Fri–Sat 16–17 September 2022, 19:00
Bakery, the Grotowski Institute
Tickets: 44/55 PLN
Languages: Cantonese with Polish and English captions
On 17th September the show will be followed by a discussion with the director hosted by PhD Maciej Szatkowski;
On 24th September the show will be followed by a discussion with the director hosted by PhD Maciej Szatkowski;
Sat-Sun 24-25 September 2022, 19.00
The Gdansk Shakespeare Theatre
Languages: Cantonese with Polish and English captions
Interrupted Dream explores disrupted historical records in a museum. Audience are introduced to the lush reality of The Interrupted Dream, experiencing how the East and the West mirror and interact with each other. Developed from the section In Praise of the Portrait of the kunqu (opera) Peony Pavilion created during the Ming dynasty era, Interrupted Dream seeks inspiration from looking at a ‘portrait’ out of the frame/context. It examines history by experimenting with the migration of a painted portrait into the forms of the photograph, film and reality TV. This serves the creators to explore how theatre can be a framework and vehicle of communication in order to reflect on how the notion of theatre is challenged by the ever-available public space/media with the aid of current technology.
Since 2018, Yung has been developing new editions of the Interrupted Dream series in different spaces every year. It is comparable to creating site-specific installation work as well. So specific that the content of each new edition of The Interrupted Dream theatre play contributed by different artists and collaborators, the venue, cultural and social contexts, brings forth independent yet inter-related works in this series. Eternity lies on the dawning moment waking up from a dream. Theatre (-making) is an exit for those fatalistic dreamers.Over the years, Yung iterates the idea of Chinese characters as ideograms, and the rooms for interpretation in translation inspired him to various experiments of sound and sight. Deconstructing these ideograms with dialectics reflects his understanding and imagination of our time and situation. That becomes the footnotes to the notion of cultural exchange.
Between 2018 and 2022, five new yet inter-related editions of The Interrupted Dream combined constituted a theme of "Theatre is a dream" with variations. Without leaving the back garden where those dreams popped up and the idea of "Theatre is a dream", the eternal discourse between theatre-making and the stories in and out of the theatre is manifested.
The Interrupted Dream is about the disrupted historical records in a museum. Danny Yung the director, a pioneer of cross-cultural experimental theatre practice, imagines the wake of Chinoiserie at the Palace of Versailles in the 17th century through the setting of a museum. Audiences are introduced to the lustful reality of The Interrupted Dream, experiencing how the East and the West mirror and interact with each other. The Interrupted Dream is developed from the excerpt In Praise of the Portrait of the kunqu (opera) Peony Pavilion created in Ming dynasty and, aiming at getting inspired by looking at a "portrait" out of the frame/context. What is different is that, today, we are trying to examine the history by experimenting with the migration of a painted portrait into the forms of "photo", "film" and "reality TV". That is to explore and evaluate how theatre being a framework and the vehicle of communications, so as to reflect on how the notion of theatre being challenged by the ever-available public space/media with the aid of current technology.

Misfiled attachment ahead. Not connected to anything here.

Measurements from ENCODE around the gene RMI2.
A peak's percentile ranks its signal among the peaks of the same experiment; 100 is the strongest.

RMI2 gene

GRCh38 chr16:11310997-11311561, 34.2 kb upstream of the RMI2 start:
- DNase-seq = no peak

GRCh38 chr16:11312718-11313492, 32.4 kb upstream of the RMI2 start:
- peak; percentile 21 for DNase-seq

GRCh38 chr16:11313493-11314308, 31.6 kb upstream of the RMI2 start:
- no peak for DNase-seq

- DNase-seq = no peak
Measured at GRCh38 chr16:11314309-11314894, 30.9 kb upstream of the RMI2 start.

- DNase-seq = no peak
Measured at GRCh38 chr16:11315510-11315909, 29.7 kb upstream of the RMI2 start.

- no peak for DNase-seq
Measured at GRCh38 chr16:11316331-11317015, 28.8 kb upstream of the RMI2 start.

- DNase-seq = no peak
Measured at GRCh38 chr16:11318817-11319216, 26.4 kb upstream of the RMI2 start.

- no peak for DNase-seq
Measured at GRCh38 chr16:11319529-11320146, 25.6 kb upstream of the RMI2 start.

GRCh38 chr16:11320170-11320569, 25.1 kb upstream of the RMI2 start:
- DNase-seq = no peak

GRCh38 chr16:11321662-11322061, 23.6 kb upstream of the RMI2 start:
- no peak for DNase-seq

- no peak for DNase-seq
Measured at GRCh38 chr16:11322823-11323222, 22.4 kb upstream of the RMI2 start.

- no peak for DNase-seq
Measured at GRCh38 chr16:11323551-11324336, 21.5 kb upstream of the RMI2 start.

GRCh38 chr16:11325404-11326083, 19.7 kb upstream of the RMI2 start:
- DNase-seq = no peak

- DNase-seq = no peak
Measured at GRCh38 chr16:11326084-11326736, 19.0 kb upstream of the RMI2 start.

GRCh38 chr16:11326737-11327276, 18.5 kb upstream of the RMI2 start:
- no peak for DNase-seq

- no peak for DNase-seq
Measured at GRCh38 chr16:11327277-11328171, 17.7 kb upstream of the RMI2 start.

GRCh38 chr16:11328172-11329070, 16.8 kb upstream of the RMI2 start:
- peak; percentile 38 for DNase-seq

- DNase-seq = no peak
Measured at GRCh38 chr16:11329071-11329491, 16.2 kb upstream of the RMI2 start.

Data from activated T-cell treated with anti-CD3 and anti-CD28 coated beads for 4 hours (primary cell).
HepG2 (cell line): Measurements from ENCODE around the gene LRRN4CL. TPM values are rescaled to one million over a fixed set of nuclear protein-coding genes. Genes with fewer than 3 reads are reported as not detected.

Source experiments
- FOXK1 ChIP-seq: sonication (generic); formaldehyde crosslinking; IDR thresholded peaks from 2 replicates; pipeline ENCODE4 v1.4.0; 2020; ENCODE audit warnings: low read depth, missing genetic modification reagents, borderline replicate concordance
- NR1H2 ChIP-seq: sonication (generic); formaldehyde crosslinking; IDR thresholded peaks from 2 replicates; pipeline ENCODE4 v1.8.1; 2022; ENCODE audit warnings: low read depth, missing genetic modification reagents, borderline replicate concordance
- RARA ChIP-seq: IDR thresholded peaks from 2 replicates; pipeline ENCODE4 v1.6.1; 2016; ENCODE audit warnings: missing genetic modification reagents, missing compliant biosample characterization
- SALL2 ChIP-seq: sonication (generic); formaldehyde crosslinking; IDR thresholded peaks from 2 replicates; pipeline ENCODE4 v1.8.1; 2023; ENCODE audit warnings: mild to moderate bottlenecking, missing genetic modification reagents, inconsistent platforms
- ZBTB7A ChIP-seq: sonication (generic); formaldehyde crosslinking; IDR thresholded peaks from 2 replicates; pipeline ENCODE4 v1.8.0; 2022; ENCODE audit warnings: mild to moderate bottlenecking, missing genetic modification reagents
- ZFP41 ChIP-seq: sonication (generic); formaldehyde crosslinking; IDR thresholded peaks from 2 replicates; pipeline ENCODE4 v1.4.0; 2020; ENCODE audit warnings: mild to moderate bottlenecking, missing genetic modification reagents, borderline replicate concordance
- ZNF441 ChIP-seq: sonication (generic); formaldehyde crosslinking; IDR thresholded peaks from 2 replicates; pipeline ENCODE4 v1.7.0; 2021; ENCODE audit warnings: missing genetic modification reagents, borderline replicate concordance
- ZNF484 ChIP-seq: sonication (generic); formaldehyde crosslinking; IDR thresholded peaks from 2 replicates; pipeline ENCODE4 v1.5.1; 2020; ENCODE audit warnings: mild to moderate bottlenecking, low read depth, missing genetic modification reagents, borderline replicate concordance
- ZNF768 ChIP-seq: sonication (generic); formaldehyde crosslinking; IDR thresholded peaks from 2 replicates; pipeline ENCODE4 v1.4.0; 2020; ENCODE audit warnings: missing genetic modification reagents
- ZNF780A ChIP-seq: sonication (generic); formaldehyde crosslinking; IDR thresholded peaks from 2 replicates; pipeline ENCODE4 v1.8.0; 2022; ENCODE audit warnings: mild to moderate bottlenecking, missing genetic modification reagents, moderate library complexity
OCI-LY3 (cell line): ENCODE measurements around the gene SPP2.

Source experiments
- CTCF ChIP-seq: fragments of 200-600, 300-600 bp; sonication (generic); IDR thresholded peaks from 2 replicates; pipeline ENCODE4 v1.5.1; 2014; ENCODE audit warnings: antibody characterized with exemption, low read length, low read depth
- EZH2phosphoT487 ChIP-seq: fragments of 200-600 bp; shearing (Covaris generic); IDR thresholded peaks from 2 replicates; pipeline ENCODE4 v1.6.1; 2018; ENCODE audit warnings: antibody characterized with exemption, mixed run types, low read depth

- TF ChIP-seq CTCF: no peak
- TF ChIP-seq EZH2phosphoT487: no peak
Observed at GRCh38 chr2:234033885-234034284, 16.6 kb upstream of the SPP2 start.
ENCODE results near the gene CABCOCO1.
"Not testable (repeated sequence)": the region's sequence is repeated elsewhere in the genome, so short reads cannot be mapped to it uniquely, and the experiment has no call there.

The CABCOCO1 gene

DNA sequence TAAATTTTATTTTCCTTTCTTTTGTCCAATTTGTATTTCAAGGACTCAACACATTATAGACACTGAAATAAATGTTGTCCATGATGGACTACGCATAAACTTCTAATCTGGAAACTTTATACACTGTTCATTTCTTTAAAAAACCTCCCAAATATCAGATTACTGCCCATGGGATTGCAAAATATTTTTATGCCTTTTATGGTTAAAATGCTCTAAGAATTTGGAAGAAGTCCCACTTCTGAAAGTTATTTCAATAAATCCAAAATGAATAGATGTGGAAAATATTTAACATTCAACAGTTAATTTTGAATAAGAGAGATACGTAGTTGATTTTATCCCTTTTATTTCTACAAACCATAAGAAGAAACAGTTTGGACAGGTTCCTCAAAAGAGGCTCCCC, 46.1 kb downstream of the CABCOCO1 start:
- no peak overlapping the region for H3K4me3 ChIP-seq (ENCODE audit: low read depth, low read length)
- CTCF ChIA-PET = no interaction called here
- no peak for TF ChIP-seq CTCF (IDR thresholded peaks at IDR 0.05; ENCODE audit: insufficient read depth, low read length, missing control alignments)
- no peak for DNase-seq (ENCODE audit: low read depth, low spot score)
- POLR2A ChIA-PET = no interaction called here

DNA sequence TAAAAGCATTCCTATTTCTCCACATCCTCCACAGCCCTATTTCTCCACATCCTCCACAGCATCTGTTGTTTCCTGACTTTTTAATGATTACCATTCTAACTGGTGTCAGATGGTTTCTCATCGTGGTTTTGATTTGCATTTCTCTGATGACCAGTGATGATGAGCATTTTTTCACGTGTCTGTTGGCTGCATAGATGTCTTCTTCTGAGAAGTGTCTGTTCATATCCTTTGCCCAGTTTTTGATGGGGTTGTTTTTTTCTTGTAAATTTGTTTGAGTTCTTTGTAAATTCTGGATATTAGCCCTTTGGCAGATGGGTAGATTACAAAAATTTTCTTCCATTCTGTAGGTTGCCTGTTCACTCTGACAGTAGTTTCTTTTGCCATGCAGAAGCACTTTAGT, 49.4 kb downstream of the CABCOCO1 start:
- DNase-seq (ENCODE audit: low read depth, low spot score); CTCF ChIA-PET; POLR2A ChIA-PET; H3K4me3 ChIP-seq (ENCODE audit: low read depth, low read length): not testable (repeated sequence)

Seemingly, the portrait used in the Peony Pavilion metaphors idol worship, while our simile is to discuss the virtuality and the realness of the media in a theatre play. The director says: “The Return of Soul at the Peony Pavilion, written by dramatist Tang Xianzu in 1598, included Scene 10 - Interrupted Dream. The scene provided us significant rooms for imagination and the vicissitudes of life presented in and outside the theatre. Among the variety of symbols and narratives, we went with the flow to look for individual and collective imaginative space. Peony Pavilion was banned several times 450 years back. Every time it was restaged, it turned into even more indulged and plaintively showy.
Now, all of us, please look at this theatre, look at its confines and taboos, and attend to the way we see and be seen in The Interrupted Dream. The Interrupted Dream was initially conceptualized by Asian artists from different performing art backgrounds, this production epitomizes a cultural exchange among Asian cultures, and a meeting between traditional and contemporary theatre. The performance premiered at the Hong Kong Cultural Centre in 2018, and then was invited for touring and cultural exchanges in Singapore and Indonesia in 2019.
The eight scenes of Interrupted Dream (2022 version)
Scene 1. Performers on stage are watching the closing scene of the performance. Here they play the role of audience.
Scene 2. Performers resume their roles in the performance of the Interrupted Dream - a chapter from the kunqu play Peony Pavilion of Ming Dynasty (circa 1598). The chapter is about the death, caused by love sickness, of a young lady. The location is her back garden. And all the fictional characters surrounding the death included: The mortician, the ghost, the moaner, the priests and stagehands.
Scene 3. We see a female go under the table and a male lying on the floor locked up by a chair on top. The story is revealed in the setup of the One Table and Two Chairs which is the everlasting stage setting of Chinese theatre in history. It is said that otherworldly spirit with a mask on is coming from a distant culture and time zone to visit the deceased. Stagehands on- and off-stage reminding us this is only a theatre stage where the scenes keep changing constantly. The back garden is forever the locale of desperate anxieties from taboos of love.